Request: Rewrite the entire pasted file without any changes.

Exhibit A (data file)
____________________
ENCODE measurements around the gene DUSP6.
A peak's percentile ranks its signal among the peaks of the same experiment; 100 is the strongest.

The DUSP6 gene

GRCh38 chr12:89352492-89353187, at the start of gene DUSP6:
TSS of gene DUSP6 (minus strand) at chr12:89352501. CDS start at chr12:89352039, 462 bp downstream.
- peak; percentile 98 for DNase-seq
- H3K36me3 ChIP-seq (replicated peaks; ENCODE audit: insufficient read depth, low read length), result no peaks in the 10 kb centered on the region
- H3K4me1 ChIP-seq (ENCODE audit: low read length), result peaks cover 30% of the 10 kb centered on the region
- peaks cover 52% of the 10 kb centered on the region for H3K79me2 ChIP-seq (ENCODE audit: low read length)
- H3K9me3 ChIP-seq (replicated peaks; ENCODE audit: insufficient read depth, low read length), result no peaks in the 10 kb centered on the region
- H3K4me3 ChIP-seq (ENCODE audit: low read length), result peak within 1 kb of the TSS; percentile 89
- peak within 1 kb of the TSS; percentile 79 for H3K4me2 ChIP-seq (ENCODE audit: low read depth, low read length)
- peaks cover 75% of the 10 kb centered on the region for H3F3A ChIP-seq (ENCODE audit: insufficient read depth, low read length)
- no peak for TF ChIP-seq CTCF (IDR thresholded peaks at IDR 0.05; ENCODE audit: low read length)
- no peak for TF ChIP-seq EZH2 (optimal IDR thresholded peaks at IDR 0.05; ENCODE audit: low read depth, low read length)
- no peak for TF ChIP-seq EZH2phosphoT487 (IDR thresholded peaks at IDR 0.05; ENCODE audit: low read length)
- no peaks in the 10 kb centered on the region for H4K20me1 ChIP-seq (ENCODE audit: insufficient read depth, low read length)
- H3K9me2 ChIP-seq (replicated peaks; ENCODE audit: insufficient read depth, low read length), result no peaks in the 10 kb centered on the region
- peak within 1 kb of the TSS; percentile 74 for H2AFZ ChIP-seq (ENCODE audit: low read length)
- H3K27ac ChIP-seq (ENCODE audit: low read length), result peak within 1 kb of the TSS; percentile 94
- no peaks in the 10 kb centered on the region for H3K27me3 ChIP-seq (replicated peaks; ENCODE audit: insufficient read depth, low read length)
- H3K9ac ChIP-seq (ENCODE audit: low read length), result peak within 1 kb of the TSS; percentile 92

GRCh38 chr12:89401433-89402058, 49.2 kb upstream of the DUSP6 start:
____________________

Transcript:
ENCODE measurements around the gene DUSP6.
A peak's percentile ranks its signal among the peaks of the same experiment; 100 is the strongest.

The DUSP6 gene

GRCh38 chr12:89352492-89353187, at the start of gene DUSP6:
TSS of gene DUSP6 (minus strand) at chr12:89352501. CDS start at chr12:89352039, 462 bp downstream.
- peak; percentile 98 for DNase-seq
- H3K36me3 ChIP-seq (replicated peaks; ENCODE audit: insufficient read depth, low read length), result no peaks in the 10 kb centered on the region
- H3K4me1 ChIP-seq (ENCODE audit: low read length), result peaks cover 30% of the 10 kb centered on the region
- peaks cover 52% of the 10 kb centered on the region for H3K79me2 ChIP-seq (ENCODE audit: low read length)
- H3K9me3 ChIP-seq (replicated peaks; ENCODE audit: insufficient read depth, low read length), result no peaks in the 10 kb centered on the region
- H3K4me3 ChIP-seq (ENCODE audit: low read length), result peak within 1 kb of the TSS; percentile 89
- peak within 1 kb of the TSS; percentile 79 for H3K4me2 ChIP-seq (ENCODE audit: low read depth, low read length)
- peaks cover 75% of the 10 kb centered on the region for H3F3A ChIP-seq (ENCODE audit: insufficient read depth, low read length)
- no peak for TF ChIP-seq CTCF (IDR thresholded peaks at IDR 0.05; ENCODE audit: low read length)
- no peak for TF ChIP-seq EZH2 (optimal IDR thresholded peaks at IDR 0.05; ENCODE audit: low read depth, low read length)
- no peak for TF ChIP-seq EZH2phosphoT487 (IDR thresholded peaks at IDR 0.05; ENCODE audit: low read length)
- no peaks in the 10 kb centered on the region for H4K20me1 ChIP-seq (ENCODE audit: insufficient read depth, low read length)
- H3K9me2 ChIP-seq (replicated peaks; ENCODE audit: insufficient read depth, low read length), result no peaks in the 10 kb centered on the region
- peak within 1 kb of the TSS; percentile 74 for H2AFZ ChIP-seq (ENCODE audit: low read length)
- H3K27ac ChIP-seq (ENCODE audit: low read length), result peak within 1 kb of the TSS; percentile 94
- no peaks in the 10 kb centered on the region for H3K27me3 ChIP-seq (replicated peaks; ENCODE audit: insufficient read depth, low read length)
- H3K9ac ChIP-seq (ENCODE audit: low read length), result peak within 1 kb of the TSS; percentile 92

GRCh38 chr12:89401433-89402058, 49.2 kb upstream of the DUSP6 start: